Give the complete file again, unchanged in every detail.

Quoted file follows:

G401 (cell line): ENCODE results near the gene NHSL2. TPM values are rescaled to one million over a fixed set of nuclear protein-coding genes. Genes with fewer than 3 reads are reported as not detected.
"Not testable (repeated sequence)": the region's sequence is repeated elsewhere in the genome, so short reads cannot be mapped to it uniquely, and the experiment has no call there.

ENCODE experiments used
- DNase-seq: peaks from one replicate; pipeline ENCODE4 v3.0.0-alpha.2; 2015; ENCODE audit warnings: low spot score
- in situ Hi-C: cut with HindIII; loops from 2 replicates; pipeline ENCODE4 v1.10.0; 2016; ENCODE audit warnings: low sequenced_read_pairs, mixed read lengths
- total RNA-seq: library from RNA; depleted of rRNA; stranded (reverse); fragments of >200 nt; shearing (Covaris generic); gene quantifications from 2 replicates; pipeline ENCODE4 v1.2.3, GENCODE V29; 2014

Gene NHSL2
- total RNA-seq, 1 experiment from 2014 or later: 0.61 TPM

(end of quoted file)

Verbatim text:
G401 (cell line): ENCODE results near the gene NHSL2. TPM values are rescaled to one million over a fixed set of nuclear protein-coding genes. Genes with fewer than 3 reads are reported as not detected.
"Not testable (repeated sequence)": the region's sequence is repeated elsewhere in the genome, so short reads cannot be mapped to it uniquely, and the experiment has no call there.

ENCODE experiments used
- DNase-seq: peaks from one replicate; pipeline ENCODE4 v3.0.0-alpha.2; 2015; ENCODE audit warnings: low spot score
- in situ Hi-C: cut with HindIII; loops from 2 replicates; pipeline ENCODE4 v1.10.0; 2016; ENCODE audit warnings: low sequenced_read_pairs, mixed read lengths
- total RNA-seq: library from RNA; depleted of rRNA; stranded (reverse); fragments of >200 nt; shearing (Covaris generic); gene quantifications from 2 replicates; pipeline ENCODE4 v1.2.3, GENCODE V29; 2014

Gene NHSL2
- total RNA-seq, 1 experiment from 2014 or later: 0.61 TPM